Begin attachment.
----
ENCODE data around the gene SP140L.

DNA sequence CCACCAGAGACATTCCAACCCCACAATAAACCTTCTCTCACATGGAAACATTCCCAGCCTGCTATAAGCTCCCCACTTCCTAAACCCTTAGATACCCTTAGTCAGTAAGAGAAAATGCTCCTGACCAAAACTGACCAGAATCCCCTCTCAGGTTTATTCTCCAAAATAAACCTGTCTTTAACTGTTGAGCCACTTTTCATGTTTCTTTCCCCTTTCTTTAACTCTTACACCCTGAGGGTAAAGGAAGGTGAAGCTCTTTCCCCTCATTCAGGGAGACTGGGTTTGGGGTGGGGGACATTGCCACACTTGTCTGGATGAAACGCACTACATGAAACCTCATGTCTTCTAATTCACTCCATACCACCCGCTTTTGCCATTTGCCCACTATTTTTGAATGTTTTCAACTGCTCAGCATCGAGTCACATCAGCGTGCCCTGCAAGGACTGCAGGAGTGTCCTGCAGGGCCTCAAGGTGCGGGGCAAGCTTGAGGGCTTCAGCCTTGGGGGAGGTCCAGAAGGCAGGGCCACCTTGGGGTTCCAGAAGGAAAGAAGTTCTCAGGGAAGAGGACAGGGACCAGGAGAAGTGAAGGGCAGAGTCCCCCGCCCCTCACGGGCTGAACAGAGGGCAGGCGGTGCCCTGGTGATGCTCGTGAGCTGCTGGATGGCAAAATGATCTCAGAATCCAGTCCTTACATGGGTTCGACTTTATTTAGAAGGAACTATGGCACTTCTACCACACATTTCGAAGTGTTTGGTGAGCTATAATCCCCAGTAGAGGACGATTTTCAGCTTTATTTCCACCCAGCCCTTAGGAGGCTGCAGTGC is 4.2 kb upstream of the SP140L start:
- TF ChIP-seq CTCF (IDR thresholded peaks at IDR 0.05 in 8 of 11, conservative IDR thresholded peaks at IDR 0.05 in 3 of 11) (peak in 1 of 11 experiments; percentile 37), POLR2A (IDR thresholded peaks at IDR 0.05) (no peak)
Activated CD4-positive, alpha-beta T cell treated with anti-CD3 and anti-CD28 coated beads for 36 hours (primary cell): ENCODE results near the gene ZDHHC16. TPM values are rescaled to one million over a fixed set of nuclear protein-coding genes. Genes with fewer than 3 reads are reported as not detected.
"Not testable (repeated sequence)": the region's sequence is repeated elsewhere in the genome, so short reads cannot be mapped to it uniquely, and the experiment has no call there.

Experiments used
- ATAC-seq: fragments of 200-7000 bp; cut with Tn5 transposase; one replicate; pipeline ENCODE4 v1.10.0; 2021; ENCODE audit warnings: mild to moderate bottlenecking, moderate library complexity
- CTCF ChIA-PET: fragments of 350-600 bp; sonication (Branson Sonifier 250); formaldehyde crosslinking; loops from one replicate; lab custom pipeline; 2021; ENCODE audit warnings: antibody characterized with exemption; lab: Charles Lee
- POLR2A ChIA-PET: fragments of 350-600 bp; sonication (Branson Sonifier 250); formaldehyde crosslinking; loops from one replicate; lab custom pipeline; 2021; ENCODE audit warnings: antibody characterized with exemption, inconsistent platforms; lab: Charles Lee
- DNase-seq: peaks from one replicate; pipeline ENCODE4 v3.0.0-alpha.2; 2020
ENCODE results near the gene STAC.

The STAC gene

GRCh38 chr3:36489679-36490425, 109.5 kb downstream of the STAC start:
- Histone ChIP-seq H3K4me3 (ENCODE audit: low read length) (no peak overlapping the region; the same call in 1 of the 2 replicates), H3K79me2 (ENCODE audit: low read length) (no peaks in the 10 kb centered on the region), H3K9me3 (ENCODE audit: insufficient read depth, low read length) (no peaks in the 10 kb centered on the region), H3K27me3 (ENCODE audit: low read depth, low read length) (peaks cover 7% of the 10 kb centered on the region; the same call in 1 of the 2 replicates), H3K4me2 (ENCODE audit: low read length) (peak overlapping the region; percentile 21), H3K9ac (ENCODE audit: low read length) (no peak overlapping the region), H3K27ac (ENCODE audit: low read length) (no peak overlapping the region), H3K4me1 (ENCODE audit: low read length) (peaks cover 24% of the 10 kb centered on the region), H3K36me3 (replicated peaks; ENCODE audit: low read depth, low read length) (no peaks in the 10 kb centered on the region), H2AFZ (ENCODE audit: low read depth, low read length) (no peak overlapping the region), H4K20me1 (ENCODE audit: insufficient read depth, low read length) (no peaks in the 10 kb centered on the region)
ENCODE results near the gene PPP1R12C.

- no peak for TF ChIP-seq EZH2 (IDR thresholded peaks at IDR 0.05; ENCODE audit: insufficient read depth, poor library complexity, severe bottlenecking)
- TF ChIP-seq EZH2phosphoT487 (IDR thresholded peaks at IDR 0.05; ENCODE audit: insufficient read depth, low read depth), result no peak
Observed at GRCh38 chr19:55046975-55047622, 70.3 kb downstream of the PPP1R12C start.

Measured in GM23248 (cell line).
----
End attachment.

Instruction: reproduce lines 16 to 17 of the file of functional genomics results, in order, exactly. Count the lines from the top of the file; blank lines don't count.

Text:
- no peak for TF ChIP-seq EZH2 (IDR thresholded peaks at IDR 0.05; ENCODE audit: insufficient read depth, poor library complexity, severe bottlenecking)
- TF ChIP-seq EZH2phosphoT487 (IDR thresholded peaks at IDR 0.05; ENCODE audit: insufficient read depth, low read depth), result no peak